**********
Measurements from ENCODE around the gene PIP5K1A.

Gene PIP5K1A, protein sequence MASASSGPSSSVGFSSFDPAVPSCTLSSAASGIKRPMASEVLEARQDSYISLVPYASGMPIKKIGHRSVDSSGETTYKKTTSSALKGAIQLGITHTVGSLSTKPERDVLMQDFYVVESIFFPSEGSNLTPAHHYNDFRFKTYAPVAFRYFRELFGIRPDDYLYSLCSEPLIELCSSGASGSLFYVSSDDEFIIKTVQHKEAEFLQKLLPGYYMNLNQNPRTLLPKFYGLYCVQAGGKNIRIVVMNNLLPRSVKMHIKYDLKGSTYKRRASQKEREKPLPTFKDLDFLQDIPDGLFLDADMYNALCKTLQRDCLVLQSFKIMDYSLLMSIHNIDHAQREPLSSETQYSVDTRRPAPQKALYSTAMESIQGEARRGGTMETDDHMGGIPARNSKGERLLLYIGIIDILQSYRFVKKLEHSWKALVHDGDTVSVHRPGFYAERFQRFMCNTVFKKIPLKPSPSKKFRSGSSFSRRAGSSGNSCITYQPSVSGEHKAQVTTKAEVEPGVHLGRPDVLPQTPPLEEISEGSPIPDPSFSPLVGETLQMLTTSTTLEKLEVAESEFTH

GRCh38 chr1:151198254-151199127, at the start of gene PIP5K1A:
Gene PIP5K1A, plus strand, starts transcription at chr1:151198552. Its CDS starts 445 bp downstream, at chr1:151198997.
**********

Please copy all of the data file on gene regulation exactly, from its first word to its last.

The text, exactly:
Measurements from ENCODE around the gene PIP5K1A.

Gene PIP5K1A, protein sequence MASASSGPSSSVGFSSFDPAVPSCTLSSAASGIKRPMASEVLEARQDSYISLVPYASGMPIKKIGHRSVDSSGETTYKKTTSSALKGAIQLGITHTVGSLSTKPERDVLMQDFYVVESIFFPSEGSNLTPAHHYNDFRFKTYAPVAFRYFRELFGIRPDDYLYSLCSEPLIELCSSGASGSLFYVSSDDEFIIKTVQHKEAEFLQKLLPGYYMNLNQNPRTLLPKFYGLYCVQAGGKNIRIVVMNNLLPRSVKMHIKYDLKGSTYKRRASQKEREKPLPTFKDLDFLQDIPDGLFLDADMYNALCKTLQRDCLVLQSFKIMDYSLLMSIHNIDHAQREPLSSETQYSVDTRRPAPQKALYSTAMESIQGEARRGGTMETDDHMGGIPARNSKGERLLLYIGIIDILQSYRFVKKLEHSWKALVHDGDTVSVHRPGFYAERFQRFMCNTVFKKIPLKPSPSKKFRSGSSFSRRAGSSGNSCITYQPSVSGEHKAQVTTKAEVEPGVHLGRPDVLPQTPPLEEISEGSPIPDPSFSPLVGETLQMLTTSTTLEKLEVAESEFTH

GRCh38 chr1:151198254-151199127, at the start of gene PIP5K1A:
Gene PIP5K1A, plus strand, starts transcription at chr1:151198552. Its CDS starts 445 bp downstream, at chr1:151198997.